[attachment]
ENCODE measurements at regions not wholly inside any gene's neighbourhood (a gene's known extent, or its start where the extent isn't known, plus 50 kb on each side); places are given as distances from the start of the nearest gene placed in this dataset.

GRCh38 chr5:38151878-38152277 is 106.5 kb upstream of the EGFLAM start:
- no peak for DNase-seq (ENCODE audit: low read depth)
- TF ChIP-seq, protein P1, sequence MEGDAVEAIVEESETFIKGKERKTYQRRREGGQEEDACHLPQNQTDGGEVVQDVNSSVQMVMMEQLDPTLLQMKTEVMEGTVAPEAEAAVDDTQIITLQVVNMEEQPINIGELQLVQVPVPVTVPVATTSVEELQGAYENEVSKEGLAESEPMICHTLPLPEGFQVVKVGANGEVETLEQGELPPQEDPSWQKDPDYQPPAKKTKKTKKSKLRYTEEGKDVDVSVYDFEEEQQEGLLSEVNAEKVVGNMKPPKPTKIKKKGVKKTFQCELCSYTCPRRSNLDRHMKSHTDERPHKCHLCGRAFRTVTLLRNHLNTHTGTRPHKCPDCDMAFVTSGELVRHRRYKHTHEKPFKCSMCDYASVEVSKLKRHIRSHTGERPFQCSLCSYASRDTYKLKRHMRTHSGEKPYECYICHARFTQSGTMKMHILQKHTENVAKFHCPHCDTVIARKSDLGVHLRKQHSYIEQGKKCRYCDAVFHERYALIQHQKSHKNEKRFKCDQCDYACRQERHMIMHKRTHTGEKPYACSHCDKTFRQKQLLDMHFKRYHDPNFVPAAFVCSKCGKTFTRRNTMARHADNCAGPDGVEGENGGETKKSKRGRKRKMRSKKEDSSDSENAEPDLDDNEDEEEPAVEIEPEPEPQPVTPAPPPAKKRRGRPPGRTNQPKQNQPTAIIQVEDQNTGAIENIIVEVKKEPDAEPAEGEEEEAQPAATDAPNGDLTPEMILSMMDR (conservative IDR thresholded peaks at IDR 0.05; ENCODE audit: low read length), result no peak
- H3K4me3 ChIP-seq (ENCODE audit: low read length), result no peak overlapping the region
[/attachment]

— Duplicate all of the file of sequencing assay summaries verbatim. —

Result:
ENCODE measurements at regions not wholly inside any gene's neighbourhood (a gene's known extent, or its start where the extent isn't known, plus 50 kb on each side); places are given as distances from the start of the nearest gene placed in this dataset.

GRCh38 chr5:38151878-38152277 is 106.5 kb upstream of the EGFLAM start:
- no peak for DNase-seq (ENCODE audit: low read depth)
- TF ChIP-seq, protein P1, sequence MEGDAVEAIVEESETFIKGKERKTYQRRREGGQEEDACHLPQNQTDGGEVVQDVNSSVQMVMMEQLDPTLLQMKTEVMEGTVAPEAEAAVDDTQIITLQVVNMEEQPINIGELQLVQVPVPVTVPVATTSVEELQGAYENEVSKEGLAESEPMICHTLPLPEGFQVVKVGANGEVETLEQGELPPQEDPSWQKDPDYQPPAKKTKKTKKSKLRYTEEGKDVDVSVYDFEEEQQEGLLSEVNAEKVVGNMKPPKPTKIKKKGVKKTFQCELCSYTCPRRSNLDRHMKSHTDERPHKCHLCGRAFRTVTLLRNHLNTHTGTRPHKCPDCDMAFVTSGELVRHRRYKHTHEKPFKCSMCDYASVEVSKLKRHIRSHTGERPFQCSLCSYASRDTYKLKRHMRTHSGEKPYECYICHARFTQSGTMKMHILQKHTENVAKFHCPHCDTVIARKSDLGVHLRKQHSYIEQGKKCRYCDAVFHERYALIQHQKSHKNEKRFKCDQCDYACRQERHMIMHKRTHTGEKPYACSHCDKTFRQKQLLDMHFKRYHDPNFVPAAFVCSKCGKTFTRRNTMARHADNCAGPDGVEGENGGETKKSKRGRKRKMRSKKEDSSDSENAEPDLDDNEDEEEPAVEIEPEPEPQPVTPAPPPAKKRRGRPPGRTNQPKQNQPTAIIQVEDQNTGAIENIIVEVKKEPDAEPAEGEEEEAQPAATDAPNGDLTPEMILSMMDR (conservative IDR thresholded peaks at IDR 0.05; ENCODE audit: low read length), result no peak
- H3K4me3 ChIP-seq (ENCODE audit: low read length), result no peak overlapping the region